A colourful room with a large, round table with eleven women having a meeting around it.

A visit to Zandra’s functional fabulous home

Zandra Rhodes, the pattern and textile designer dubbed the ‘Princess of Punk’, invited IKEA to her creative studio in London. Join us on our tour through a life’s worth of amazing screenprints, iconic dresses and costumes, and a workshop about beautiful and functional homes.

When you walk down Bermondsey Street from London Bridge Station it is impossible to miss the striking orange and pink four-story building that appears on the left. When the iconic fashion and textile designer Zandra Rhodes found the place in the 90s, the forgotten neighbourhood had yet to be revived into the hip area it is now. Back then the building was just an empty warehouse and Zandra hired the Mexican architect Ricardo Legorreta to redesign it to the colourful place it is today. This is where she lives, works and also where she opened up the Fashion and Textile Museum in 2003.

Exploring vibrant style and bold patterns

At Democratic Design Days in June, IKEA announced the collaboration with Zandra Rhodes in order to explore how her vibrant style and bold patterns can be designed in an IKEA home context. Now it is December and Zandra is welcoming the IKEA design team to a two-day workshop in her studio. They will be going through all the ideas and discussing actual products for a collection, but first, she takes the group on a tour, floor by floor.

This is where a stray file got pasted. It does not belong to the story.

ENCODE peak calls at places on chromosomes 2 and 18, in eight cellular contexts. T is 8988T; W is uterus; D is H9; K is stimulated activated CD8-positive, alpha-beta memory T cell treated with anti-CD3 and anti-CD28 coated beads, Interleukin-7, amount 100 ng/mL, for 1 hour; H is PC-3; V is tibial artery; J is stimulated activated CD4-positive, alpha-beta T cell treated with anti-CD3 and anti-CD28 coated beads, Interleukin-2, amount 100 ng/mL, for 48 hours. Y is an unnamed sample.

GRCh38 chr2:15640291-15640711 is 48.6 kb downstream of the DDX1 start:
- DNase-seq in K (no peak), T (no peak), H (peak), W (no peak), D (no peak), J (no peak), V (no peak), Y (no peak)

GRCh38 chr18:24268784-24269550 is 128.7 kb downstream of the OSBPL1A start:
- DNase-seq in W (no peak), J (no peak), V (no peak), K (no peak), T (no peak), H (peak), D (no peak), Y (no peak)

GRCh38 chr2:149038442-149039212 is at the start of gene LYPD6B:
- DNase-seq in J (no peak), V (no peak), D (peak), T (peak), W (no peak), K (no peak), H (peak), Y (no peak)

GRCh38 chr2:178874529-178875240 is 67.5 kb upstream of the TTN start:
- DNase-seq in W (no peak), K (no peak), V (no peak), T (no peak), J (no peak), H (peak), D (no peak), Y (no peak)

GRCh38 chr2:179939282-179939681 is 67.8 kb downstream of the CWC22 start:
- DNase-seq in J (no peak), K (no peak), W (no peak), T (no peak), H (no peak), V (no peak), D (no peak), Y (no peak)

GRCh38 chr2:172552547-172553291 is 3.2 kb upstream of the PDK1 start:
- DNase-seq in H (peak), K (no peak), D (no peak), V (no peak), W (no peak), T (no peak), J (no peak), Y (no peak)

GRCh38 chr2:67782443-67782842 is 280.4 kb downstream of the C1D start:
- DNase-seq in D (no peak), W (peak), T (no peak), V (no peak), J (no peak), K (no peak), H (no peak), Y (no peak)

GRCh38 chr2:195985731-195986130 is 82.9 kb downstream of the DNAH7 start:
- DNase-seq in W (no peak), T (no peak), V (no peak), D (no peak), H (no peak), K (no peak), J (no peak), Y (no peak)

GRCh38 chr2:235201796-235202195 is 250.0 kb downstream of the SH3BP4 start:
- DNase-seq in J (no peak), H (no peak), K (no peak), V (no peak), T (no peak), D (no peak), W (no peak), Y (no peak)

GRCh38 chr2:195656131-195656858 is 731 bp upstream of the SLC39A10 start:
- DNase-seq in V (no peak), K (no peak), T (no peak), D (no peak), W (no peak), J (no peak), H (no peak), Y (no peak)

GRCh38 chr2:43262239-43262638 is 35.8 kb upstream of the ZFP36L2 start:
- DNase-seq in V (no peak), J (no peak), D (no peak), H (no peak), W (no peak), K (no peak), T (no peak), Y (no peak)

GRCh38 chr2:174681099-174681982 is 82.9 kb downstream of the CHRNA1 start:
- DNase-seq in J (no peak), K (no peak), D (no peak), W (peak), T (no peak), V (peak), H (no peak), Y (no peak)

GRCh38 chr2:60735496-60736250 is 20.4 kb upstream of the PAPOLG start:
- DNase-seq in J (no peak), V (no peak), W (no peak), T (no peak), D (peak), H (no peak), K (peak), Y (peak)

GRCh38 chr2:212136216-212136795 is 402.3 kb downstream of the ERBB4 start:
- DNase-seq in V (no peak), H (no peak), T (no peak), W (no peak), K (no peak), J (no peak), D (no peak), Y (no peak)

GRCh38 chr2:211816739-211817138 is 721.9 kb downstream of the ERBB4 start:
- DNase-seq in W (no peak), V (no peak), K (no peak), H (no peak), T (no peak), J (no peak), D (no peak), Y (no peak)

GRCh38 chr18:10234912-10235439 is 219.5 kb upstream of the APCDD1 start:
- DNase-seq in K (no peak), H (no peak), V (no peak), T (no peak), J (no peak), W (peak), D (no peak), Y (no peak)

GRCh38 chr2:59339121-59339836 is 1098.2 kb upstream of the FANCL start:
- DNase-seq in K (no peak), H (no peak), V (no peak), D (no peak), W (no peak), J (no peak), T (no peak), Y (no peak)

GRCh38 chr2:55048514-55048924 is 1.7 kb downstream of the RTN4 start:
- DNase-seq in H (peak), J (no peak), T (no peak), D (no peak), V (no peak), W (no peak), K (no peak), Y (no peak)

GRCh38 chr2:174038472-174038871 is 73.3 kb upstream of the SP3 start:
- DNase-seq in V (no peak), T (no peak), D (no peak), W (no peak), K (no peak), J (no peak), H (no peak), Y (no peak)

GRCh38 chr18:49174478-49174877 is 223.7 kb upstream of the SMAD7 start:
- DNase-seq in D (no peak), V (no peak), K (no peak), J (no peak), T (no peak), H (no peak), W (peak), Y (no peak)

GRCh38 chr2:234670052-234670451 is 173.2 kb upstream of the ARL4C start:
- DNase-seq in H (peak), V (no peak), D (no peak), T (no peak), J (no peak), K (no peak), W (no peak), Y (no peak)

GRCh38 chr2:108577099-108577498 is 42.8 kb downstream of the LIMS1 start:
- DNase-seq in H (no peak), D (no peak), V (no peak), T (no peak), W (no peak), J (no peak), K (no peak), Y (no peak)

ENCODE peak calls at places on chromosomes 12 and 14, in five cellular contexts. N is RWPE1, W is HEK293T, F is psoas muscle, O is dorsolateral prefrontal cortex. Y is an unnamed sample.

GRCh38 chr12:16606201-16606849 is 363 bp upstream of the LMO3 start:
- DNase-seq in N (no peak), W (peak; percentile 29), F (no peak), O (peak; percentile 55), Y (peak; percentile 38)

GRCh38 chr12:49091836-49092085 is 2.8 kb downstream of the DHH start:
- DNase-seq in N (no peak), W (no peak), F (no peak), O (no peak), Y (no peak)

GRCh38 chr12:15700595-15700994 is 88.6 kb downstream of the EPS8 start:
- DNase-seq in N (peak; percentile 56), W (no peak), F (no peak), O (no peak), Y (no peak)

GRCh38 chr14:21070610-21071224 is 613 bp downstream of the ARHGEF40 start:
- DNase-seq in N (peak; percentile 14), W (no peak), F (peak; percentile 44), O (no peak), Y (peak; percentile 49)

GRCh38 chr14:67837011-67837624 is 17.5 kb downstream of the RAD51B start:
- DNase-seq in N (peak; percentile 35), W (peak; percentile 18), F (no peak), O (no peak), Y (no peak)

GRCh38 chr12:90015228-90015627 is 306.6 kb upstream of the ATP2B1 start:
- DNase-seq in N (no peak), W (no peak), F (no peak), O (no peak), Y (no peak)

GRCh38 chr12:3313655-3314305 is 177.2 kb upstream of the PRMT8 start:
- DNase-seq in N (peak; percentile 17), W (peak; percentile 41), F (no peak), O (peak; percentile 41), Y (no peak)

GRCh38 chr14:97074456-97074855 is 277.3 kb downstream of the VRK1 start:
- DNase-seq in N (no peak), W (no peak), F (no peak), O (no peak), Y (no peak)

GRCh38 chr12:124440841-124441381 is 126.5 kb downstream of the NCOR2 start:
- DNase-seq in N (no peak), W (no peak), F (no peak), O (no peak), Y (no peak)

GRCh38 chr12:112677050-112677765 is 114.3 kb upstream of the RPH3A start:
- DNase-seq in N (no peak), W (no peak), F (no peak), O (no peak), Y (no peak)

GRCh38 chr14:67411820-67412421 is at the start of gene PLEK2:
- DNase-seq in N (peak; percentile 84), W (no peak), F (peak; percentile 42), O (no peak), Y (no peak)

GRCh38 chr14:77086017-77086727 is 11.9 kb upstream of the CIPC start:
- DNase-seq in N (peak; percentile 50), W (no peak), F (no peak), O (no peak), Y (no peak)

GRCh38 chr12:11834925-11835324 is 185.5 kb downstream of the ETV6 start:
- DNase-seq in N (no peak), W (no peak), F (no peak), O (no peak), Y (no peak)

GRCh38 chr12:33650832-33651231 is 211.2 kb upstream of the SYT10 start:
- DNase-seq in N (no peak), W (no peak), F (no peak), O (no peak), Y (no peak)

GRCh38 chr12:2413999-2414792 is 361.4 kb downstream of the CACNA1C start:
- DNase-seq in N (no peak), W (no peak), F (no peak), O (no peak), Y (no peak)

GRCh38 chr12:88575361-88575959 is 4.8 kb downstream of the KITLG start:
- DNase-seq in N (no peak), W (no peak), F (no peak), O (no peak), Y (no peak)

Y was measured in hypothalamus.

A detail of a crystal chandelier with irregular pieces and letters.


The neck of a worn-out mannequin and dress ruffles.


The museum on the bottom floor displays over 50 dresses and costumes, and lots and lots of sketches from her 50-year long career. A room Zandra likes to call “the pattern forest” is filled with original silkscreen prints. She takes us to the quilted cream satin costume Freddy Mercury wore in the early 70s, and tells us about how Queen came to her studio and she invited them to go through the racks and try on whatever they fancied. A wedding top in pleated silk that Zandra had been working on caught Freddie’s eye, and the rest is history: Queen’s most iconic stage clothes. While telling the story, two young museum visitors discretely joined the group to listen. They kindly ask if they can take a selfie with Zandra, and she immediately takes place between them for a photo. She is used by the attention by now, and admits is difficult to hide with bright pink hair.

Zandra Rhodes looking at colourful prints laid out on a large table.

Above the museum is a long narrow room that Zandra turned into a print room. Harriet, print manager at Zandra Rhodes studios has just finished some samples and the long table is still covered with wet paint.

“When I found this building in 1995, it was the fact that it had this long room that sold it for me. I knew that this could be the print room and anything else designed around it. This room is the heart of our business because this is where we put the patterns together,” says Zandra.

A number of wooden pieces hanging in a row with handwritten information on them.